PBS Newshour : Media Catching up with Science of Climate/Cyclones

September 21, 2018

The tracks of Cyclones in temperate regions may be affected by changes in arctic sea ice.
But those watching these videos heard from the key players in this emerging science in 2012.

When Jennifer Francis started finding tele-connections between the arctic ice, jet stream flow,  and temperate zone weather systems, she was considered to be somewhat out on a limb – but subsequently dozens of studies and scores of scientists have been adding to and fleshing out her findings. Viewers here have had an early warning on the cutting edge.

Below, not just hurricanes. Severe winter storms also exacerbated by arctic changes.

 

Guardian:

Summer weather patterns are increasingly likely to stall in Europe, North America and parts of Asia, according to a new climate study that explains why Arctic warming is making heatwaves elsewhere more persistent and dangerous.

Rising temperatures in the Arctic have slowed the circulation of the jet stream and other giant planetary winds, says the paper, which means high and low pressure fronts are getting stuck and weather is less able to moderate itself.

The authors of the research, published in Nature Communications on Monday, warn this could lead to “very extreme extremes”, which occur when abnormally high temperatures linger for an unusually prolonged period, turning sunny days into heat waves, tinder-dry conditions into wildfires, and rains into floods.

“This summer was where we saw a very strong intensity of heatwaves. It’ll continue and that’s very worrying, especially in the mid-latitudes: the EU, US, Russia and China,” said one of the coauthors, Dim Coumou from the Potsdam Institute for Climate Impact Research. “Short-term heatwaves are quite pleasant, but longer term they will have an impact on society. It’ll have an affect on agricultural production. Harvests are already down this year for many products. Heatwaves can also have a devastating impact on human health.”

Circulation stalling has long been a concern of climate scientists, though most previous studies have looked at winter patterns. The new paper reviews research on summer trends, where it says there is mounting evidence of planetary wind systems – both low-level storm tracks and higher waves in the troposphere – losing their ability to shift the weather.

One cause is a weakening of the temperature gradient between the Arctic and Equator as a result of man-made greenhouse gas emissions. The far north of the Earth is warming two to four times faster than the global average, says the paper, which means there is a declining temperature gap with the central belt of the planet. As this ramp flattens, winds struggle to build up sufficient energy and speed to push around pressure systems in the area between them.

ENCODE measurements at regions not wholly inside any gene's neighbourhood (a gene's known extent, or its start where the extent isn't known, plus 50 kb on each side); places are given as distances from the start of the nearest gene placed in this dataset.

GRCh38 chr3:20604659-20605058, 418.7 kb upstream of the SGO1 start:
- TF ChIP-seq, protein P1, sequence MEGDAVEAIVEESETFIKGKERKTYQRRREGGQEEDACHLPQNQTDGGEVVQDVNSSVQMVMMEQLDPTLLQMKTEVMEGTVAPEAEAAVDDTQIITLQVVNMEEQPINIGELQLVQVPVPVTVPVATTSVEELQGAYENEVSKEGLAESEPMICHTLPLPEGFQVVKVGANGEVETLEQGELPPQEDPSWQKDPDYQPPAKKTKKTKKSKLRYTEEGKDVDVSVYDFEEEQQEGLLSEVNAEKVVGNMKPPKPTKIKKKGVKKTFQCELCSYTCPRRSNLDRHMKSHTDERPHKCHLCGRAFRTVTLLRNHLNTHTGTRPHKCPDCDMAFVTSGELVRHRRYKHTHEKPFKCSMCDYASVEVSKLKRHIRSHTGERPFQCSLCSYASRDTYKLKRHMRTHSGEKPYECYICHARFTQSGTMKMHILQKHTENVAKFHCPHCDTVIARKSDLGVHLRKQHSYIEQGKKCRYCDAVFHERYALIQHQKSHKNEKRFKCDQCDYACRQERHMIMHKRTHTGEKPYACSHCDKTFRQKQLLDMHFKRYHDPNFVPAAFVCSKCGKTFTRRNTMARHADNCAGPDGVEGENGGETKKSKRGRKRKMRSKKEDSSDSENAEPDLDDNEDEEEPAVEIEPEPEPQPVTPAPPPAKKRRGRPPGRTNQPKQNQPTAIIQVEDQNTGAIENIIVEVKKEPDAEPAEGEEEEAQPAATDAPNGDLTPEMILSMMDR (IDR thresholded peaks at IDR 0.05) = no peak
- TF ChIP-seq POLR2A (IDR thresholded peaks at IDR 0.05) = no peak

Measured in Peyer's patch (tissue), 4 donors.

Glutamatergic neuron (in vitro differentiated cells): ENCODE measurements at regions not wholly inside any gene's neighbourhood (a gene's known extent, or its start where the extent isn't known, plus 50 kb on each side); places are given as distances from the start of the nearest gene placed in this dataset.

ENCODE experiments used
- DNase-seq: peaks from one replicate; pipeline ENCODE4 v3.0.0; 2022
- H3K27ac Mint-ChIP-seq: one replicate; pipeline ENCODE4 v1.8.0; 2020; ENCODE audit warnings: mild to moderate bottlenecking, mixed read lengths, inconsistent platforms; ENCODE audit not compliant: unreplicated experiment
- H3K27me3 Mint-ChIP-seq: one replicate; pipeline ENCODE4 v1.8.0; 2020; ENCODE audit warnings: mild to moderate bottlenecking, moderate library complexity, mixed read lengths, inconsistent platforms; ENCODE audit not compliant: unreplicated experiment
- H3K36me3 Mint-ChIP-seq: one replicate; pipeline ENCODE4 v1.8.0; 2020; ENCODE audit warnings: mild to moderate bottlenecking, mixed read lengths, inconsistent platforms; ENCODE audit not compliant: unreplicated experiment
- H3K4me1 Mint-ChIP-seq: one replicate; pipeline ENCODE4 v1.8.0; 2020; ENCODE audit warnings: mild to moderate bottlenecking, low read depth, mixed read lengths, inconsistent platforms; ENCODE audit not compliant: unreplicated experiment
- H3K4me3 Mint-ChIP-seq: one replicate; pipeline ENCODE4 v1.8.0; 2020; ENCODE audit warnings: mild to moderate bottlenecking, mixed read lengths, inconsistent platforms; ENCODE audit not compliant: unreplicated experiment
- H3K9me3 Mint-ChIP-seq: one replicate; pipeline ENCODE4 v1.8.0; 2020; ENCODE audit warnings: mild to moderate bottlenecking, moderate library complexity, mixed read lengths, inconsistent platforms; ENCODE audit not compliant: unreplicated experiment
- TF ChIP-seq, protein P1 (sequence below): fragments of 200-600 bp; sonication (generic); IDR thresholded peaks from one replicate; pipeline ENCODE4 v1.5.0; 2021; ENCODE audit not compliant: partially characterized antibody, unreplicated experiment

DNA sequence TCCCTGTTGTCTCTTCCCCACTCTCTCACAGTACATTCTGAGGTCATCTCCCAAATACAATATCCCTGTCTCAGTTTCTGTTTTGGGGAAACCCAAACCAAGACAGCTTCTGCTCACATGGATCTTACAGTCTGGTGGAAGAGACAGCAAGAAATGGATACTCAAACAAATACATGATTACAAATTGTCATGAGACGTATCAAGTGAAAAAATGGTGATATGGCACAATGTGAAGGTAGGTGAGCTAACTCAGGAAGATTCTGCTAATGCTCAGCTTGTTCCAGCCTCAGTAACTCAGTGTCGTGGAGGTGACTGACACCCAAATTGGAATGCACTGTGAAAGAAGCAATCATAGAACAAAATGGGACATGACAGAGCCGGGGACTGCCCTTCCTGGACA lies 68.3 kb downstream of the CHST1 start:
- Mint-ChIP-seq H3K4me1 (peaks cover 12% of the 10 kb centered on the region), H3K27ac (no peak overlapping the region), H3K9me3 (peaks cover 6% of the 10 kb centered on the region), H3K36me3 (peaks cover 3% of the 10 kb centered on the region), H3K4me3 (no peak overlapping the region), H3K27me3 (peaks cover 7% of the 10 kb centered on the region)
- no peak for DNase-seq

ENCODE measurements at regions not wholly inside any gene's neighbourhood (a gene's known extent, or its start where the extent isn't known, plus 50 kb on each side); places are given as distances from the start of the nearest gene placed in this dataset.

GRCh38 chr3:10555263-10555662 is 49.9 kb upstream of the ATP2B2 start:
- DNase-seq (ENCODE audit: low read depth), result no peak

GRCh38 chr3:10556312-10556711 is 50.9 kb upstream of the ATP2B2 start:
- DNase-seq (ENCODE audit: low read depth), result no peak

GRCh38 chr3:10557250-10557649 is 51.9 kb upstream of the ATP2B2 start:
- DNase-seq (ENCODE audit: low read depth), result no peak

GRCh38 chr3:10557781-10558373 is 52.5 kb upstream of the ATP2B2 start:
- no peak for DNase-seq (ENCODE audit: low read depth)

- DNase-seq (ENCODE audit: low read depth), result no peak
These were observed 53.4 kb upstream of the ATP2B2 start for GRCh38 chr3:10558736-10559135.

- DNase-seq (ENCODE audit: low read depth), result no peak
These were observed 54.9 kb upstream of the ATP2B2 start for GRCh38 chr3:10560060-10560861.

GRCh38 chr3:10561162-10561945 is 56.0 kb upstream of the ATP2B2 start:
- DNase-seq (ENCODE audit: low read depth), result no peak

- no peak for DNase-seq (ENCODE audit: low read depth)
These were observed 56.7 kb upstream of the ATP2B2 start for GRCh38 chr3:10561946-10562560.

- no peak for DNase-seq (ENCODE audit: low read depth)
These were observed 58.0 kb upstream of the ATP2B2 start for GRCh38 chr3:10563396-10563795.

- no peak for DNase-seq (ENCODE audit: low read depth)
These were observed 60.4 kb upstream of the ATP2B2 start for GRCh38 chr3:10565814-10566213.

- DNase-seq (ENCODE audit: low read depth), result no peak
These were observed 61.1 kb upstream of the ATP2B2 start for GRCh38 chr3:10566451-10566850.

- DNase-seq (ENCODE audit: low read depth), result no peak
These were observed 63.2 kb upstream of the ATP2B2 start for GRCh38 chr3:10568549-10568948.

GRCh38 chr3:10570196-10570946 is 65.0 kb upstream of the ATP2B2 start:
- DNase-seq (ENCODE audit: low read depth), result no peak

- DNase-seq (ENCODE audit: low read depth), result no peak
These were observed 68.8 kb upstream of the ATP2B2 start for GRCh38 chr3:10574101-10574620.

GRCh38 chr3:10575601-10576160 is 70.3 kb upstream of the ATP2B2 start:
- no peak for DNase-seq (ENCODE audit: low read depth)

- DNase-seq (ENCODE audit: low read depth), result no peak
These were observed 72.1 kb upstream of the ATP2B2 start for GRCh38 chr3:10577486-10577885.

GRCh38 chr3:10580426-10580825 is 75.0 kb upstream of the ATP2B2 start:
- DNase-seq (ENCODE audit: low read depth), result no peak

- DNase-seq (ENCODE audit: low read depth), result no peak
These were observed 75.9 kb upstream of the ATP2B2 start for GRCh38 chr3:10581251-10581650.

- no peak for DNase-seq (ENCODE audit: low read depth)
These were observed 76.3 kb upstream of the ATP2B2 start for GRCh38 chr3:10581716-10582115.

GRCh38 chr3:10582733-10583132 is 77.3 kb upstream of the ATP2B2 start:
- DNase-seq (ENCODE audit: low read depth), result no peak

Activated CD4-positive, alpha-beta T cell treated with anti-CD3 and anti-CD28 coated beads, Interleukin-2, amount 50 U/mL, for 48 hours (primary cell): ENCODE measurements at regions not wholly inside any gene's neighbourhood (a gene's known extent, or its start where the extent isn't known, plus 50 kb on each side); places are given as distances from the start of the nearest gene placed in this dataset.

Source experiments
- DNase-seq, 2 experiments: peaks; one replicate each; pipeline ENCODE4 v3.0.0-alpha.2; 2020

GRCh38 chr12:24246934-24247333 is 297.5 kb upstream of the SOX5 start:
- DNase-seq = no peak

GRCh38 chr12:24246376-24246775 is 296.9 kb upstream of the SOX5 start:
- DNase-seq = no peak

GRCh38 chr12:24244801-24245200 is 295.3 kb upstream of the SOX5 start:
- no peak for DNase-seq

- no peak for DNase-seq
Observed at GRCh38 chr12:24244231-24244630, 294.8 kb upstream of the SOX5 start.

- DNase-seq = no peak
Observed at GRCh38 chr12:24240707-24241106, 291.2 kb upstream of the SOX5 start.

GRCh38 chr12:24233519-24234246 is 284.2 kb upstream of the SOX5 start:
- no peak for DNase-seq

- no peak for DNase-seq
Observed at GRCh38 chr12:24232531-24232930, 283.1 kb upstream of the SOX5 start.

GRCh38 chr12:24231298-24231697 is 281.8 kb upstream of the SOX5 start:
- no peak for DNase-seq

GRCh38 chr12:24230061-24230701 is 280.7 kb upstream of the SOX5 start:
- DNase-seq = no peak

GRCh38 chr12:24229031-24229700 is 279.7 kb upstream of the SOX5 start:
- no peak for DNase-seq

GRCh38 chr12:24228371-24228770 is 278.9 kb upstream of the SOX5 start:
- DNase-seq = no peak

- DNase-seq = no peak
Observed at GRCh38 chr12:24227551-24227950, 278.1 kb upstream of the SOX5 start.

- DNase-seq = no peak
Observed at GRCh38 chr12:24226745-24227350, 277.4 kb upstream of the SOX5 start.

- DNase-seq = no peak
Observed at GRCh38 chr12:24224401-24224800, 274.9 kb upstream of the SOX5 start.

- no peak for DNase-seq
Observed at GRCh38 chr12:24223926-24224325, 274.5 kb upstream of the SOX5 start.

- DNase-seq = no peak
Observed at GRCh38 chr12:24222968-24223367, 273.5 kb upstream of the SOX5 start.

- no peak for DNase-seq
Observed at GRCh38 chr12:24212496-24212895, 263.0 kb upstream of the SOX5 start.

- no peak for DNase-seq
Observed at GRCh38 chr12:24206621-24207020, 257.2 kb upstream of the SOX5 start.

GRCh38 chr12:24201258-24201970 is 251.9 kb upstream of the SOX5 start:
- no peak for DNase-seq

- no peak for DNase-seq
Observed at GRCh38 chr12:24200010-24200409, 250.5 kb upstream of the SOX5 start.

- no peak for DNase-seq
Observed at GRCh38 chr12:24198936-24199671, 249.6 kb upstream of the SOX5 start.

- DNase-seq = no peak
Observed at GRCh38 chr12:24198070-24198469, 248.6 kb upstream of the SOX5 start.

As a result, there is less relief in the form of mild and wet air from the sea when temperatures accumulate on land, and less relief from the land when storms build up in the ocean. Last year, Hurricane Harvey had a devastating impact on Texas because it was parked an unusually long time on the coast, where it kept drawing up moisture from the sea and dumping it in the form of the greatest deluge ever recorded in the US. Scientists had previously noted that hurricanes are slowing and bringing more rain.

A separate new paper in Scientific Reports indicated that the trapping of planetary airstreams – a phenomenon known as amplified quasi-stationary waves – also contributed to the 2016 wildfires in Alberta, which took two months to extinguish and ended as the costliest disaster in Canadian history with total damages reaching 4.7bn Canadian dollars.

“Clearly, the planetary wave pattern wasn’t the only cause for the fire – yet it was an additional important factor triggering a deplorable disaster,” says lead author Vladimir Petoukhov from the Potsdam Institute for Climate Impact Research. “In fact, our analysis reveals that beyond that single event, actually from the 1980s on, planetary waves were a significant factor for wildfire risks in the region.”

He said wave pattern studies will help forest managers and fire forecasters because changes can be detected ahead of their impacts.

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